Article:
The World Health Organisation’s Director-General, Tedros Ghebreyesus, has announced that the International Health Regulations Emergency Committee would reconvene on Thursday to determine the new status of the ongoing coronavirus outbreak.
Mr Ghebreyesus said the committee would be reconvened to advise him on whether the coronavirus outbreak constitutes a public health emergency of international concern, or not.
He noted that most confirmed cases were in China but that three countries have recorded person-to-person transmission, outside of China.
If the meeting holds, it would be the third time that the committee will be coming together to assess the level of threat the new disease would be having on global health.
Mr Ghebreyesus, on his Twitter handle @Dr_Tedros on Wednesday, said he has decided to reconvene the committee on the new coronavirus (2019-nCoV) on Thursday.
This tweet is coming about 24 hour after his visit to Beijing where he met with the government and health experts battling the scourge in the country.
Mr Ghebreyesus had earlier met with the president of China, Xi Jinping, who had assured that his country would defeat the ‘devil’ (coronavirus), which has killed more than 100 people in the country.
Also, the Director-General was able to assess the situation in China and efforts being made by the country to control the spread of the disease.
He said WHO is monitoring the outbreak “every moment of every day.”
“My respect and appreciation to my colleagues who are showing great commitment. We will have more news following tomorrow’s emergency Committee meeting,” he said.
The Director-General said he saw a need to reconvene the emergency committee as the disease has spread out of China to about 14 other countries.
The disease, which was first detected in Wuhan in December, has spread to almost all the provinces in China.
As at last count, the death toll from the disease in China has risen to 106 and more cases are still being reported.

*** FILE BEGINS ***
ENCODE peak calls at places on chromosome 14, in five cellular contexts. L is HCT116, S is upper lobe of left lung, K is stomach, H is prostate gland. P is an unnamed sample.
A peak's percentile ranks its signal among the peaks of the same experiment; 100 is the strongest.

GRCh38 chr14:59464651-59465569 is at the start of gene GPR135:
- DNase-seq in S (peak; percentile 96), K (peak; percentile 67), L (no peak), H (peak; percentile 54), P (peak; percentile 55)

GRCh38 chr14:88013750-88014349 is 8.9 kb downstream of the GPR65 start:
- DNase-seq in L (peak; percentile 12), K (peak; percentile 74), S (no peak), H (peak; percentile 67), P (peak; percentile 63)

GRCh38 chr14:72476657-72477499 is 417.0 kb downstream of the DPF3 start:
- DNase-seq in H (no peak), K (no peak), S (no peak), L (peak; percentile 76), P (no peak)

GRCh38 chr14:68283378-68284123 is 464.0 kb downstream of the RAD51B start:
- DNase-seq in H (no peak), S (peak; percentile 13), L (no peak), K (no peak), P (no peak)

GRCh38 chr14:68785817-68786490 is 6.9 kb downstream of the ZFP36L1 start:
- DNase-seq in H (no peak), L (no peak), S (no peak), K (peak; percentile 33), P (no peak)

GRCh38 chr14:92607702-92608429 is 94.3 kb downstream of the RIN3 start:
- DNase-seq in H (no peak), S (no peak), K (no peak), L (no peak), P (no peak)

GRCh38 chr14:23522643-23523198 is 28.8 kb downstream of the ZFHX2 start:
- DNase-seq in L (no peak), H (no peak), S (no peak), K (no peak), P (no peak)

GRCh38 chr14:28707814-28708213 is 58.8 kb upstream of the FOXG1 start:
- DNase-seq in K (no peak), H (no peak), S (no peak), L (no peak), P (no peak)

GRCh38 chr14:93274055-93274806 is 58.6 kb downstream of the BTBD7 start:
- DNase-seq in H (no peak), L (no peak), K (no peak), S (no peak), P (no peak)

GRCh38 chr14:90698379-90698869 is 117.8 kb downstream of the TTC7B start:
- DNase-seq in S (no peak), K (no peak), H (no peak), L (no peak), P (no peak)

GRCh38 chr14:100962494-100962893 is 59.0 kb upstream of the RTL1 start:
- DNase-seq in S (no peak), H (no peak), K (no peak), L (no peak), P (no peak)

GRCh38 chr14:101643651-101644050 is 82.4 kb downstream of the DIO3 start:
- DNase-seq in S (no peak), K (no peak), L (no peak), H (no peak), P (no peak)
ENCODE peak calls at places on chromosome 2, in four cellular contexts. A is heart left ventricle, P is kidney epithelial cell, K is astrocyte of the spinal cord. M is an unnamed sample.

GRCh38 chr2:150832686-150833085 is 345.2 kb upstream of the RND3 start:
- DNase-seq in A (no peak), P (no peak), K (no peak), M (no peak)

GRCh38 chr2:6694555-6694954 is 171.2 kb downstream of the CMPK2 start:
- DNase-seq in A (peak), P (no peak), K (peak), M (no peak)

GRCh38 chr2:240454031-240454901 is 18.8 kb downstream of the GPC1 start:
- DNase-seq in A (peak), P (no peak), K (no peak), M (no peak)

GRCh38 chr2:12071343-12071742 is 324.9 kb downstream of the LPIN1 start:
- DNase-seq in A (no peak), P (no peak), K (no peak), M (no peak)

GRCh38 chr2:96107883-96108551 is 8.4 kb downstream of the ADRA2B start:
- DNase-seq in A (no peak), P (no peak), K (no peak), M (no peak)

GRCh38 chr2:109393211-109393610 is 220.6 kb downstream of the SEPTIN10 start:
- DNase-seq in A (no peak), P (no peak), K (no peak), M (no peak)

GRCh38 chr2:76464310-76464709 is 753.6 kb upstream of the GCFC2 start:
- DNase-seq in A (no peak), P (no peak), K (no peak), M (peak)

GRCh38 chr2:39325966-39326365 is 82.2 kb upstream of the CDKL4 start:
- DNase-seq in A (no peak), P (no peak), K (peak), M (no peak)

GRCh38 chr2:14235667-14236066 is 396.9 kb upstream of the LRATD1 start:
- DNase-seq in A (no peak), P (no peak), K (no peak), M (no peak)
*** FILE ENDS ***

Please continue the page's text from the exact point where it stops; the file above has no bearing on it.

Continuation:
Currently, millions of people in China have been quarantined as many cities are on lockdown. The rapid spread and lack of adequate information on the pattern of the disease has raised concerns among the public and health workers across the globe.
People are also beginning to clamour for WHO to declare the disease a global threat.
The sporadic spread also made many countries intensify surveillance at their various borders and points of entry, especially airports.
For example, Hong-Kong had to close some of the borders it shares with mainland China as part of the measurement to check the spread of the disease into its cities.
Meanwhile, Mr Ghebreyesus said most of the 6000 new coronavirus cases are in China – “just 1 per cent, or 68 cases have been recorded to date in 15 other countries,” he said.
“But some person-to-person transmission in 3 countries outside of China has been recorded. This potential for further global spread is why I called the EC,” he added.
He said the vast majority of new cases have been recorded in China.
“Most cases reported outside are in people with a travel history from China, or have been in contact with people who have been there. But there are some signs of person-to-person transmission outside China.”
With the reconvene meeting, it is expected that WHO might be making a new pronouncement on the status of the disease.
WHO as at last week had concluded that the outbreak had not attained the status of Public Health Emergency of International Concern (PHEIC) despite it fast spreading pace.
Though it warned that there is an emergency in China, the committee, after two days deliberations, had agreed to study the pattern of disease and reconvene at short notice if necessary.
However, with the new information on the pattern and transmission of the disease, Mr Ghebreyesus said reconvening the Committee had become necessary.
He said the people who have contracted the new virus are showing “a wide range of symptoms”.
“Of known cases, most people exhibit milder symptoms, but about one in five people have severe illness, including pneumonia and respiratory failure,” he said.
He also apologised for the error made on its daily situation report which had tagged the disease as “moderate risk”, despite many countries reporting cases.
“This was a human error in preparing the report. I have repeatedly stated the high risk of the outbreak,” he explained.
Also, Mr Ghebreyesus in his tweet commended the efforts made by China in controlling the disease.
He said he “held frank talks with President Xi Jinping, who has taken charge of a monumental national response to the coronavirus outbreak.”
“Based on cooperation and solidarity, China has committed to protecting its citizens and all people globally from the outbreak,” he tweeted.
He also welcomed the invitation by China for WHO “to assemble and lead an international team of experts to assess the new coronavirus outbreak & support Chinese counterparts.”
“I appreciate such openness and urge this to continue from China and all other countries,” he said. “I was struck by the determination of Chinese leadership and it’s people to end the new coronavirus outbreak. They are suffering the most. Their lives and economy are bearing the brunt of the outbreak as they make sacrifices to contain it. China needs the world’s solidarity and support.”
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